Since Dart is design for the browser and it is a preview the IO would be very slow but I expected it to be able to process JSON very fast since that is a large part of what a modern web application does. This also means that the StringInputStream should be pretty fast since it will be the main source of data for the application. Go would probably outperform Python and not really sure about Python vs PyPy. I figured PyPy would use more memory but be faster for doing aggregation.

Runtime comparison:

This is only 10,000 JSON documents in a single file. I have no idea how it does it but Python just kills it. Not that surprising that it is 18x faster than Dart but 2x (roughly) faster than Go is pretty amazing I knew the Python 2.x IO was fast but I didn't realize it was this fast. I think there could be a faster way to process the JSON in Go it just didn't jump out at me to do it without using the Unamarshal.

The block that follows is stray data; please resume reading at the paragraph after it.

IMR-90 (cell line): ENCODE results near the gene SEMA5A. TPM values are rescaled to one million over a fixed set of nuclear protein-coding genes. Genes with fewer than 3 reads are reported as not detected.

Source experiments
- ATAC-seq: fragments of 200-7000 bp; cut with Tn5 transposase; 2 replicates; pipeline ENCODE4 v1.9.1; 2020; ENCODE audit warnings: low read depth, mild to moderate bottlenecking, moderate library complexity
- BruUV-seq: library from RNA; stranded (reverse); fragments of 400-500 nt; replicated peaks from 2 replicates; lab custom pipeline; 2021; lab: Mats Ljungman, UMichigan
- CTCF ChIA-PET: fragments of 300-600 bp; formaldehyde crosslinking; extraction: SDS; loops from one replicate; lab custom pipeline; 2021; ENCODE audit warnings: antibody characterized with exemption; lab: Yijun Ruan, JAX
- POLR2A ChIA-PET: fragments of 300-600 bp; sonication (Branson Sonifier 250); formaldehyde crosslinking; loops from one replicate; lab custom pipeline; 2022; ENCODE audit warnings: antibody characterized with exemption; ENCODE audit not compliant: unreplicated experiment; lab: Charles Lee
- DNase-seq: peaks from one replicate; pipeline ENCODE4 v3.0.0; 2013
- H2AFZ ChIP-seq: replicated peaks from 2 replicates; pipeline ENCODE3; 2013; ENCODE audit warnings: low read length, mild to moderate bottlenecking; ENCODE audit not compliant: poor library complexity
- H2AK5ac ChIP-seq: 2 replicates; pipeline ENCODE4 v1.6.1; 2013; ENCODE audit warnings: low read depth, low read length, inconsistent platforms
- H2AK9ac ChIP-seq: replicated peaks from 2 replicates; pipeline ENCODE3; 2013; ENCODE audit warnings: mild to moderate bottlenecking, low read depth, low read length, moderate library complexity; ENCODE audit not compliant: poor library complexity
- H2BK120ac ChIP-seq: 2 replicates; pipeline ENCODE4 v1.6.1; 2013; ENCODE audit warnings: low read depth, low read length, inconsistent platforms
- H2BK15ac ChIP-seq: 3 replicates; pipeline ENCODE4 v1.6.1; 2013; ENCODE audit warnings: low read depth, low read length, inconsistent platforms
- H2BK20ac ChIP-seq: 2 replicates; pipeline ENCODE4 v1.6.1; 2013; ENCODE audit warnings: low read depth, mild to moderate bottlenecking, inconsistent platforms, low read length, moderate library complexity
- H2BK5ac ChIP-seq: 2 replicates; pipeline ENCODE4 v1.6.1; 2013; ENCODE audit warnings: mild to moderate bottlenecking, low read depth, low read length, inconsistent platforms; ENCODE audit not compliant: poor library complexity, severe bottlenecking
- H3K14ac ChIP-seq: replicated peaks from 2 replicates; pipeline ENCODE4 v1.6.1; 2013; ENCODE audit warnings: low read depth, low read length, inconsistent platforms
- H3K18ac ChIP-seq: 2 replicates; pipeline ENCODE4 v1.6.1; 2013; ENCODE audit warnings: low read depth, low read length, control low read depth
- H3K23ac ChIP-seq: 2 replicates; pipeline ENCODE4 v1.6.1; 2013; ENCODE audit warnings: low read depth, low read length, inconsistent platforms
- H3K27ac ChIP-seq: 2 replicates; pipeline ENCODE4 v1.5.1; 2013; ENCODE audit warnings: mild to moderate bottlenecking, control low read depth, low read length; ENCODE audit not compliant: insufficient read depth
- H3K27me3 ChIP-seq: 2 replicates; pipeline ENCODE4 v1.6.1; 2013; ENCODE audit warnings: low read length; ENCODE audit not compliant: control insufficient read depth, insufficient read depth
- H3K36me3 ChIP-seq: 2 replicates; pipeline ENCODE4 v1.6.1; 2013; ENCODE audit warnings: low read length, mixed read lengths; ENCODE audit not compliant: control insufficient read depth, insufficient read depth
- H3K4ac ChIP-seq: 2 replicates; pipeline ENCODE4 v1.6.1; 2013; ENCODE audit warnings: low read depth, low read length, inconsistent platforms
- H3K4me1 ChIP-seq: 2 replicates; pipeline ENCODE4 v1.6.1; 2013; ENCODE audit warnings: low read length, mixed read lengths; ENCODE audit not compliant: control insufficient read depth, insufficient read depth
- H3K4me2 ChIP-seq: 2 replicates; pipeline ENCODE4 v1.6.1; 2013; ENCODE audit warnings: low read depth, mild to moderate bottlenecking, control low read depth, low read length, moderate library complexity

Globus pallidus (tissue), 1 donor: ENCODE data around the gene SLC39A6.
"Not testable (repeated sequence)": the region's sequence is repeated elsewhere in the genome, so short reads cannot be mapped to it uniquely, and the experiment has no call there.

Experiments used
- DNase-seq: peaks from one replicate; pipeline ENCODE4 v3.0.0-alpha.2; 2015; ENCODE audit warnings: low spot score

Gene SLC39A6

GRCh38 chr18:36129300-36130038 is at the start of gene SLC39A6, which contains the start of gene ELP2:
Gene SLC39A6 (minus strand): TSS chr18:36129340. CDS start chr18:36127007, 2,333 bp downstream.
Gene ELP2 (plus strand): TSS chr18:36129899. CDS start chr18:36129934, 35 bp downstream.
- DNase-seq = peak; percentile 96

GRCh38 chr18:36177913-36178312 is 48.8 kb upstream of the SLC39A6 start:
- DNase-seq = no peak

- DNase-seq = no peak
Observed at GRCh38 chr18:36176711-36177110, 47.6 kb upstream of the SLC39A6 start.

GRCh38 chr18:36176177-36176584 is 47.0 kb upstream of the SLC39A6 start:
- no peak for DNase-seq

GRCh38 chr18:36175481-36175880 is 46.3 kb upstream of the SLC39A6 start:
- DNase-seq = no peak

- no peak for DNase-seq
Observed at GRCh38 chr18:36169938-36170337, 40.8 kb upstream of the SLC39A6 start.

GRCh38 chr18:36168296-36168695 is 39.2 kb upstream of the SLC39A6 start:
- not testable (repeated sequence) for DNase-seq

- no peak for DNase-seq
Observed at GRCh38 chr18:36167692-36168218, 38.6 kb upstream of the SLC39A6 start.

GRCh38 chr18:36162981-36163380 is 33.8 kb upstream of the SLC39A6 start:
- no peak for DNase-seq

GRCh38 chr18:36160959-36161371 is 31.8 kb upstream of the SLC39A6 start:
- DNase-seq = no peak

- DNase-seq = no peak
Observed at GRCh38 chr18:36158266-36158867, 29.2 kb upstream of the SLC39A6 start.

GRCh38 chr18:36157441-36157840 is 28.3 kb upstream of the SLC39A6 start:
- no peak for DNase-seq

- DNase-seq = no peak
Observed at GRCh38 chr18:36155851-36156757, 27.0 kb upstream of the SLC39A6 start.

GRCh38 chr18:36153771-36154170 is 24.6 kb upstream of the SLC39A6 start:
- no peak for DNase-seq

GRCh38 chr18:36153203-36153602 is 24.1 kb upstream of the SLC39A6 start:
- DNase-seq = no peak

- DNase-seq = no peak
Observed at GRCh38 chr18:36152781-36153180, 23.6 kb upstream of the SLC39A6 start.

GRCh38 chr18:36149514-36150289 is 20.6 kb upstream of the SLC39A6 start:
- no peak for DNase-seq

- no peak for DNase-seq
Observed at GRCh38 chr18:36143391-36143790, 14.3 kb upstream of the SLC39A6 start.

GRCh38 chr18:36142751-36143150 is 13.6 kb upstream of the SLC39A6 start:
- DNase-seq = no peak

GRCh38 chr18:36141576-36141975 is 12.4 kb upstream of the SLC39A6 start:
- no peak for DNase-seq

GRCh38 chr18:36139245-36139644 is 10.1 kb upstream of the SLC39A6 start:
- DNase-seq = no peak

Memory comparison:

I expected Go to have used the least memory but didn't expect it to be so tiny (2,076, after update Python is 4,692). Dart was unusable but that is expected in a preview release. PyPy is not much better I guess I need to send them a note and ask them what they think. Python again rock star here.

I have chosen to kick the tires at a pretty high level but I think it is a realistic situation since web apps these days are processing a lot of JSON. Dart faired as expected for a preview release. Python rock star status as usual. PyPy we will see what happens when I contact them about it. Finally Go was very disappointing how much runtime it took to process the JSON, however it did recover some dignity by it exceptional use of memory.